CHAPTER 25: The Journey to the Great Bay
AT LAST, [on the fourth visit, in November 1532] I got him off, across the strait, and across four large streams on the coast [Bastrop Bayou, Brazos River, San Bernardo River, and Caney Creek]; which took some doing, because Oviedo could not swim.
So we worked along, with some Indians, until we came to a bay a league wide and uniformly deep. From its appearance we presumed it to be Espíritu Santo [the name Pineda gave Matagorda Bay in 1519; Pineda's map, with which Cabeza de Vaca was familiar, mentions the conspicuous white sandhills beyond. They were guided not across the bay but across the Colorado River which flows into it.]
We met some Indians on the other side who were on their way to visit our late hosts. They told us that three men like us lived but a couple of days from here, and said their names. We asked about the others and were told that they were all dead. Most had died of cold and hunger. But our informants' own tribe had murdered Diego Dorantes, Valdevieso, and Diego de Huelva for sport because they left one house for another; and the neighboring tribe, where Captain Dorantes now resided, had, in obedience to a dream, murdered Esquivel [who had been in the Comptroller's barge] and Méndez [one of the four excellent swimmers who had set out, back in 1528, for Pánuco]. We asked how the living Christians fared. Badly, they replied; the boys and some of the Indian men enlivened their dreary idleness by constantly kicking, cuffing, and cudgeling the three slaves; such was the life they led.
We inquired of the region ahead and its subsistence. They said there was nothing to eat and that the few people [who evidently had not yet joined the nut-gathering exodus] were dying from the cold, having no skins or anything else to cover themselves with. They also told us that if we wished to see those three Christians, the Indians who had them would be coming in about two days to eat nuts [pecans] on the river bank a league from here.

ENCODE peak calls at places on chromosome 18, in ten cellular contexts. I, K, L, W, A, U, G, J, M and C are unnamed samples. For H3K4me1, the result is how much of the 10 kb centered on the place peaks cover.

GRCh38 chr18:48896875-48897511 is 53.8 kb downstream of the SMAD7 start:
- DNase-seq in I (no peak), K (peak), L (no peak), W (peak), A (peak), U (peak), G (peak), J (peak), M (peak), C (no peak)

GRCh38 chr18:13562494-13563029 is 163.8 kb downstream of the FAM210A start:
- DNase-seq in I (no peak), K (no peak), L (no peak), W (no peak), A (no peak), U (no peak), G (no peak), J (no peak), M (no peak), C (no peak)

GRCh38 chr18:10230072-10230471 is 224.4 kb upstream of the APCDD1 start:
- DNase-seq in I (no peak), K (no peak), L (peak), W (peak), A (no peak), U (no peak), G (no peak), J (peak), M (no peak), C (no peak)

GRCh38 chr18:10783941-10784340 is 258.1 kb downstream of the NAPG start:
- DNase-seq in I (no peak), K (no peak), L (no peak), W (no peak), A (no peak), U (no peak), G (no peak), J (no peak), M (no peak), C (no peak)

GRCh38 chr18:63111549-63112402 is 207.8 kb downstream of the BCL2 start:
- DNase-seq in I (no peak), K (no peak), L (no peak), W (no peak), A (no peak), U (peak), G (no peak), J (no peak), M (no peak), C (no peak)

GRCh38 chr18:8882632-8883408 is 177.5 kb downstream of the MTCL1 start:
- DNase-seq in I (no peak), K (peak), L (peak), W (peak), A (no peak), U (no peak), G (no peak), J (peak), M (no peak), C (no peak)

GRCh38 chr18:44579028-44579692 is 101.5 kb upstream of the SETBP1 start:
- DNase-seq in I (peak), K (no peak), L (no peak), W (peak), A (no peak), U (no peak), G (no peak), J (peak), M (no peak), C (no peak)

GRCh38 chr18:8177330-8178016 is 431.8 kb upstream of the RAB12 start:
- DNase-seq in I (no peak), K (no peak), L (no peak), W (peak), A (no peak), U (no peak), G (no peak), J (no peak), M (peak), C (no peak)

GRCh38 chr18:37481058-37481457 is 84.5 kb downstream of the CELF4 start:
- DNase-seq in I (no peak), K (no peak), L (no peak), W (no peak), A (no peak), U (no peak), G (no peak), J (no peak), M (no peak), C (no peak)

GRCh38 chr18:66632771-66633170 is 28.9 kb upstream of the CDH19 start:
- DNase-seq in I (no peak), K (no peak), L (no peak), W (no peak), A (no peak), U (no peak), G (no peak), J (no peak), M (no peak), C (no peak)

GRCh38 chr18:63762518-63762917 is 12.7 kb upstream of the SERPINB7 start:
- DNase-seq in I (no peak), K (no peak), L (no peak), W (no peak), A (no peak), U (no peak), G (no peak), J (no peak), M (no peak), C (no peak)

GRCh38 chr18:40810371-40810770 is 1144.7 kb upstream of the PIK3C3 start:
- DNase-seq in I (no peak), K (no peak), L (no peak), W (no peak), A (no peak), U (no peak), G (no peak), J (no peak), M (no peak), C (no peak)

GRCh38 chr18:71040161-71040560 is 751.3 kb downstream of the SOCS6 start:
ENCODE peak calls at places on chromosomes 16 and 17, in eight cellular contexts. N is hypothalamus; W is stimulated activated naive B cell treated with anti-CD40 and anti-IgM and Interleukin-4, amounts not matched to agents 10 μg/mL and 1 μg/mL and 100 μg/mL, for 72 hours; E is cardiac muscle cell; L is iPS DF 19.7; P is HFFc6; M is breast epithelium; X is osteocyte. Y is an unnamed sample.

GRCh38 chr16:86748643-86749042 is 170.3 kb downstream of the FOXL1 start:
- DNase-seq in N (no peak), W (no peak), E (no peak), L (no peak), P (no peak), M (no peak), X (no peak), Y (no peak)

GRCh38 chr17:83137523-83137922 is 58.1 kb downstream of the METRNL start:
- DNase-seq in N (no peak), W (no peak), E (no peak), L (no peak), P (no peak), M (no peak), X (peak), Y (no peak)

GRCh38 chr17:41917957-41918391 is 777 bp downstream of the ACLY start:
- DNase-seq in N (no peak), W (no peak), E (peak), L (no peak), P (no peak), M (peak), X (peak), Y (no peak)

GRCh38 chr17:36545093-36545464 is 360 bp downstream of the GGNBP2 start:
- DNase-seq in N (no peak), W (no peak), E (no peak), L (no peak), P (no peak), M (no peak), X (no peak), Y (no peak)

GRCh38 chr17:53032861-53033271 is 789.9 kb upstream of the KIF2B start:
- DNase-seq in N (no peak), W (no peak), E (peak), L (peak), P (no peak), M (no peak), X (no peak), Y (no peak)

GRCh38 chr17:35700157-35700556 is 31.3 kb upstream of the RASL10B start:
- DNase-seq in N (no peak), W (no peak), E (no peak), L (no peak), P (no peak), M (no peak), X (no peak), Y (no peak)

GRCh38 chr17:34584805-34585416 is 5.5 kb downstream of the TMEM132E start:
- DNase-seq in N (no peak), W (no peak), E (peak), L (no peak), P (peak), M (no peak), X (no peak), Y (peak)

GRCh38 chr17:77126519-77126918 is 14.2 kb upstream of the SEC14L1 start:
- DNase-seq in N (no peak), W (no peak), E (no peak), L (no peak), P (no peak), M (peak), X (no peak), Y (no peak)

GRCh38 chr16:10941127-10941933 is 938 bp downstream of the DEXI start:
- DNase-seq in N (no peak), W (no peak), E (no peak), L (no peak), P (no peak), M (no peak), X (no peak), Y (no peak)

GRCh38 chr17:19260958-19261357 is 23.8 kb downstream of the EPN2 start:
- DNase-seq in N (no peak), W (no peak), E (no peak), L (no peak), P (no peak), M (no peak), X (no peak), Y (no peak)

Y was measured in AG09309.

So we would know they had spoken the truth about the bad treatment of our fellows, they commenced slapping and batting Oviedo and did not spare me either. They would keep throwing clods at us, too, and each of the days we waited there they would stick their arrows to our hearts and say they had a mind to kill us the way they had finished our friends. My frightened companion Oviedo satd he wanted to go back with the women who had just forded the bay with us (their men having stayed some distance behind). I argued my utmost against such a craven course, but in no way could keep him.
He went back, and I remained alone with those savages. They are called Quevenes and those with whom he returned, Deaguanes. [This is the last that was ever heard of the strongest man who had sailed in Cabeza de Vaca's barge.]